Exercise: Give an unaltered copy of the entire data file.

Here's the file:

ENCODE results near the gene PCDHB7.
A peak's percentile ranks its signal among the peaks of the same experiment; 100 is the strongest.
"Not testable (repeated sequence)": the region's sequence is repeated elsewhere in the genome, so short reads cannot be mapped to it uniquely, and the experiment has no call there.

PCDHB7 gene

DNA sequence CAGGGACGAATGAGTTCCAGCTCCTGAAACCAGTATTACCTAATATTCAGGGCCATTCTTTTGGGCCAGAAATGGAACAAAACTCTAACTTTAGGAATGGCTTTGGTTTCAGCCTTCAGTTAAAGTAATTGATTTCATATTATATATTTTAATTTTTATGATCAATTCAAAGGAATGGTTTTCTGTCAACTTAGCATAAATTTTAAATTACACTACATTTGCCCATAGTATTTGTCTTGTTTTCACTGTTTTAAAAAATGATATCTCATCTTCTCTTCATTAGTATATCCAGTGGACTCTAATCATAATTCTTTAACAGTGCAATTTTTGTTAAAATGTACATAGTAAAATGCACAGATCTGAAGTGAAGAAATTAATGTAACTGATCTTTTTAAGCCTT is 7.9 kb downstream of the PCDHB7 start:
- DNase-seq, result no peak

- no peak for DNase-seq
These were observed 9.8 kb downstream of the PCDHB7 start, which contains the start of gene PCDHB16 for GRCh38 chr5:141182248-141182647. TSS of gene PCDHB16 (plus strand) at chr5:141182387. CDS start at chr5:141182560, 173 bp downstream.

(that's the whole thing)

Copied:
ENCODE results near the gene PCDHB7.
A peak's percentile ranks its signal among the peaks of the same experiment; 100 is the strongest.
"Not testable (repeated sequence)": the region's sequence is repeated elsewhere in the genome, so short reads cannot be mapped to it uniquely, and the experiment has no call there.

PCDHB7 gene

DNA sequence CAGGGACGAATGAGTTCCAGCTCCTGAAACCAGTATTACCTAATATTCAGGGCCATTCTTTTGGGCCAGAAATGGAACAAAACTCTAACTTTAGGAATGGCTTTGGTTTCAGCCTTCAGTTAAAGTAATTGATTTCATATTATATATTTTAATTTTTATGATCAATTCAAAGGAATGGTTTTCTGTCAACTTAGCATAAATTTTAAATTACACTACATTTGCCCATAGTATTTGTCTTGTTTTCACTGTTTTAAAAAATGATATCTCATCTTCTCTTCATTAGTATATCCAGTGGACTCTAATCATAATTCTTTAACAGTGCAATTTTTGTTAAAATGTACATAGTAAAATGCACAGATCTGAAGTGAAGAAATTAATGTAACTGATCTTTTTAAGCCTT is 7.9 kb downstream of the PCDHB7 start:
- DNase-seq, result no peak

- no peak for DNase-seq
These were observed 9.8 kb downstream of the PCDHB7 start, which contains the start of gene PCDHB16 for GRCh38 chr5:141182248-141182647. TSS of gene PCDHB16 (plus strand) at chr5:141182387. CDS start at chr5:141182560, 173 bp downstream.